It’s been a while since I attended a festival… Obviously, there were so many cancellations throughout the last couple of years due the pandemic, and I missed out on 2019 as I was busy hosting my own (well, my wedding which I aimed to be as festival-like as possible). So, this year I was desperate to find one that was as lovely as possible and suited my needs of being perhaps a little older than the average festival-goer without missing out on any of the best new music. Sadly, the last festival I went to in 2018, and my favourite ever festival experience – Indie Tracks – did not survive Covid, and so I was looking for a replacement; something equally as inclusive, chilled-out, family friendly, and of course hosting plenty of amazing female and non-binary bands and artists. And then I came across Deer Shed… And it was just what I was after! Highlighting a real family-friendly focus, whilst hosting an incredible range of exciting new artists, the North Yorkshire based Deer Shed perfectly filled the festival-shaped-void I’d been feeling for the last few years.
Having settled into our pre-pitched tent (a revelation saving so much time and energy that I will be doing at every festival going forwards!), our first taste of live music of the weekend comes from Scottish artist Brooke Combe, oozing a soul-drenched groove and danceable energy.
Although sadly Lime Garden weren’t able to make their initial slot due to van troubles, we wander to the In The Dock stage to see what’s happening, and I couldn’t be happier to have happened upon an impromptu set from Leeds-based composer and producer Remy Enceladus, aka Straight Girl (“but I’m not straight and I’m not a girl!“). Delivering an incredible performance, oozing a fierce charisma and immense, vibrant energy, their unique electro-punk soundscapes and sparkling stage presence offer the perfect start to the weekend. And I’m evidently not the only one who thinks so; a child called George who can’t be more than twelve is head-banging in the front row – grasping the barriers and losing themselves in the throbbing beats, it’s really wonderful to see the positive, inspiring impact that role models like Straight Girl can have on young ones (this heartwarming sentiment is to become an ongoing theme throughout the weekend…).
After enjoying some delicious vegan delights from ‘Big Mouth Gyoza’, we head back to the main stage to enjoy the satirical indie-rock of the first of North Yorkshire’s Mercury nominees of the weekend, Yard Act. Despite not being in-keeping with the usual bands we’d feature on this site, I love their raw energy and witty social commentary; my admiration of them growing when James explains to the crowd that despite their “lad-like persona“, they’re not always cynical and can be quite nice, and that sometimes “people are alright” – an endearing introduction to their slower anthem ‘100% Endurance’.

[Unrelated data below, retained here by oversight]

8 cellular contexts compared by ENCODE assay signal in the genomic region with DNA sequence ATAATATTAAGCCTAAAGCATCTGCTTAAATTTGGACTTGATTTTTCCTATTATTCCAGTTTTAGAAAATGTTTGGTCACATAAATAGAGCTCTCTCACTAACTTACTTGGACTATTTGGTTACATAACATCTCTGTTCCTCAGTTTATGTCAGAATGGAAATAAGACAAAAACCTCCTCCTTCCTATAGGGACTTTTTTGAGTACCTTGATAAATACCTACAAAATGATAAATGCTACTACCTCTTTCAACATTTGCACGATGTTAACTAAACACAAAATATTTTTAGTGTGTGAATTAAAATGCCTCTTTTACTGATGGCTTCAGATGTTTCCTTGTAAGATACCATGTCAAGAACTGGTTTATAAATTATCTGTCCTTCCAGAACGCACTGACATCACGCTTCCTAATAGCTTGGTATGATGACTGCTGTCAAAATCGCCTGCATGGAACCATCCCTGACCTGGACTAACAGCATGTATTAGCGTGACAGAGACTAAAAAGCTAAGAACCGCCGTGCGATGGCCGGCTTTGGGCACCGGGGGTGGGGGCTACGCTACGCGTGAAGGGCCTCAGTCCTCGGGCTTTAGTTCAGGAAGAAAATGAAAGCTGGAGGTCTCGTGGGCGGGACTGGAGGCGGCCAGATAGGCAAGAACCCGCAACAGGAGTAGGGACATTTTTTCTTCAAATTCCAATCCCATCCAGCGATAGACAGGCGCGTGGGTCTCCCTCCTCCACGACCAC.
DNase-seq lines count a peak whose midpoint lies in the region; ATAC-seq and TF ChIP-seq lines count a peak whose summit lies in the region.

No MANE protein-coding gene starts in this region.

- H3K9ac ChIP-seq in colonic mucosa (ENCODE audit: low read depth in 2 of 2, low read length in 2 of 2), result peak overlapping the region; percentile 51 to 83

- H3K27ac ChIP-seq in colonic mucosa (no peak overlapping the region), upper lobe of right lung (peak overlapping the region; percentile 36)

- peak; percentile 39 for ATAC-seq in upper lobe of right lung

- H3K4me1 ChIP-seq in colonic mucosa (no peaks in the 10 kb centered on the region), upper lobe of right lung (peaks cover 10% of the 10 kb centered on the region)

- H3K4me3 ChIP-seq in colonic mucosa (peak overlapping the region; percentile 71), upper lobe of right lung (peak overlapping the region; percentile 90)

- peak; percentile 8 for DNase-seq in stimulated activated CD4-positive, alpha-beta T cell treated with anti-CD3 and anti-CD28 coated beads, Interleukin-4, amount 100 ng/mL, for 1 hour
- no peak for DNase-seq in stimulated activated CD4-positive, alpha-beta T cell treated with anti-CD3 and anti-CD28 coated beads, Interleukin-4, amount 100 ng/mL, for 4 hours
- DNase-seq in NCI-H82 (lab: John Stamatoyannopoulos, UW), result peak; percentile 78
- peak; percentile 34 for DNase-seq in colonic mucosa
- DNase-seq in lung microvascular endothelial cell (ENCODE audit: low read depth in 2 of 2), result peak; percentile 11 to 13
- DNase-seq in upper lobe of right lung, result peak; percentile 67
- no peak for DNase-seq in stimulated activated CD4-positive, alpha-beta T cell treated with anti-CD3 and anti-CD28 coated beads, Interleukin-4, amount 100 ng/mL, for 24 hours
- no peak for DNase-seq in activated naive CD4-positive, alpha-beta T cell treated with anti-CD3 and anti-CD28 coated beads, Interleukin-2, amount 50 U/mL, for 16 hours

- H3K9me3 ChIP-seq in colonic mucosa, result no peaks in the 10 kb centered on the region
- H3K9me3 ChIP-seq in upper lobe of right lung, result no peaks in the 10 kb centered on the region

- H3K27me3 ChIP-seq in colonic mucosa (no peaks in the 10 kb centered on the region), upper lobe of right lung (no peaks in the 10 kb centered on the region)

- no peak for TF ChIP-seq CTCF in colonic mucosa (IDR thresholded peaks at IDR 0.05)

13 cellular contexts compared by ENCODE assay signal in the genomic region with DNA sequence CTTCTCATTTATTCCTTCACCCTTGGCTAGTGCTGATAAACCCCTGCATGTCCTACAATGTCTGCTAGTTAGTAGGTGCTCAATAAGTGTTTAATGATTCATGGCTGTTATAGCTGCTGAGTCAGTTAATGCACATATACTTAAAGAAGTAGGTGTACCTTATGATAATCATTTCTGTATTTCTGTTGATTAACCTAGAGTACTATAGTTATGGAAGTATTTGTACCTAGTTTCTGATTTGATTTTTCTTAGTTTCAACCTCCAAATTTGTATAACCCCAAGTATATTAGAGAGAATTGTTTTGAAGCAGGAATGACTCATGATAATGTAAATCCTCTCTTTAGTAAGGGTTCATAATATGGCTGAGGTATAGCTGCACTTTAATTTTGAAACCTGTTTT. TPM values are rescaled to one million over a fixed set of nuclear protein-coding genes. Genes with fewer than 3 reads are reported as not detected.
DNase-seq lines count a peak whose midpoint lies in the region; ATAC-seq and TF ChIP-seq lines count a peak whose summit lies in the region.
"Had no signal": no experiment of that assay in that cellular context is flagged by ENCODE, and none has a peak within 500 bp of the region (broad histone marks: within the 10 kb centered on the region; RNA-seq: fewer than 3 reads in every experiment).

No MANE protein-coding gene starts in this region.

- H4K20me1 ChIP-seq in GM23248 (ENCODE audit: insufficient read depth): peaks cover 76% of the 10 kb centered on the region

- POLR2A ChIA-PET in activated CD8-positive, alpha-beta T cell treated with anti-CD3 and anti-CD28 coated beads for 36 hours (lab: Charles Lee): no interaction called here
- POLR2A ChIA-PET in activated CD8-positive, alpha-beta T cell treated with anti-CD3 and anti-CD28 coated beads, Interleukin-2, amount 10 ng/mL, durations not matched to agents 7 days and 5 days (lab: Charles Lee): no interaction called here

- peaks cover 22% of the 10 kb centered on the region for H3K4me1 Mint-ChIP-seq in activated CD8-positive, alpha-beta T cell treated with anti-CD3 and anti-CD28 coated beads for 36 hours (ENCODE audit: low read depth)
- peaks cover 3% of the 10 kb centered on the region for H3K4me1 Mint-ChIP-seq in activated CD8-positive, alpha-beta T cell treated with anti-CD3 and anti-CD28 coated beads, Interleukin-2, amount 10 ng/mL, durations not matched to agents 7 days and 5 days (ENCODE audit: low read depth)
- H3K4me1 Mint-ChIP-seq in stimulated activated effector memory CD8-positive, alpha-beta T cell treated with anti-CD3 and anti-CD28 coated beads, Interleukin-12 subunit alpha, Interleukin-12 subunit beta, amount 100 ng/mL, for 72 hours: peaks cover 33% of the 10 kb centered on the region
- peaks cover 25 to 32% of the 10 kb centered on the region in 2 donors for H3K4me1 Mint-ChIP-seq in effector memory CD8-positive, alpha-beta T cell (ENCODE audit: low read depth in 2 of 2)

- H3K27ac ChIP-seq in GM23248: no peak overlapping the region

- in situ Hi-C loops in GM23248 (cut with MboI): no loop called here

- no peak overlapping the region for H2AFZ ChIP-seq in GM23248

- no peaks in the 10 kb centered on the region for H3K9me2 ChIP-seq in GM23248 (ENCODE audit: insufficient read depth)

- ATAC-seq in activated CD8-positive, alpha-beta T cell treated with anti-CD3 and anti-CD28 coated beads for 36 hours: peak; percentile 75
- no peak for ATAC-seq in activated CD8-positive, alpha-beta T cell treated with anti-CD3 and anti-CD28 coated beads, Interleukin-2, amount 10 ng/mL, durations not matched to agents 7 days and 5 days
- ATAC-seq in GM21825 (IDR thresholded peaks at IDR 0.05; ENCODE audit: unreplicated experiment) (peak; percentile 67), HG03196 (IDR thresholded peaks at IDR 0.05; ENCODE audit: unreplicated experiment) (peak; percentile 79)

And then back to the In The Dock Stage for the driving force of total faves The Lovely Eggs. Despite my view being somewhat obstructed by someone wearing some kind of Lowkey-inspired headpiece for the entirety of the set, it’s wonderful to see the packed tent dance along to the band’s colourful, buoyant energy and the brash, inspiring charisma and no-frills-yet-empowering presence of vocalist Holly Ross. As she takes a swig of her Thatchers (Strongbow is too weak these days), she challenges the youngsters to become the “youngest ever crowd surfer” and it strikes me that had this been anywhere else other than Deer Shed, I may have felt a bit uneasy with this suggestion – but the incredibly warm and child-friendly atmosphere just feels like one big happy family, and I have no fear that the willing participant is in safe hands (literally) as they’re propelled through the top of the crowd. However, whilst welcoming kids at gigs, Ross takes a moment in-between frenzied offerings to make her pro-abortion stance clear at a time when reproductive rights are being terrifyingly restricted across the world, stating that “it’s a woman’s choice“.
For our penultimate performance of the day, we return to the Main Stage for Bristol-based artist and someone I’ve been keen to see live for some time now – Billy Nomates. As she bounds across the stage with nothing but a laptop for company, I find myself completely immersed in her poignant spot-on lyricism and fierce, gritty energy. Delivering her stark social commentary to the backdrop of propulsive beats, she’s able to create an immense, stirring sense of urgency with a swirling, danceable allure, and I’m utterly captivated. My excitement about this set was most certainly justified.
Completing our first day at Deer Shed festival, it’s wonderful to see the return of Nadine Shah. Looking sharp in a tiger print suit, she exudes all the spellbinding charisma that I remember from seeing her at the last gig I attended before lockdown in 2019 (BBC 6Music’s International Women’s Day event at The Roundhouse). With an endearing modesty and gratitude for finally being able to headline the festival (after ten years), Shah and her band treat us to a stunningly majestic set; a sweeping orchestral musicality accompanied by her distinctive rich vocals. A truly enchanting performance creating a beautifully unified atmosphere (of “young ones and drunk parents“) to close Friday’s events in a blissfully joyous fashion.
Stay tuned for our review of Days 2 and 3 of Deer Shed festival!
Words: Mari Lane / @marimindles
Photo Credit: Paul Dawes / @paullikesrobots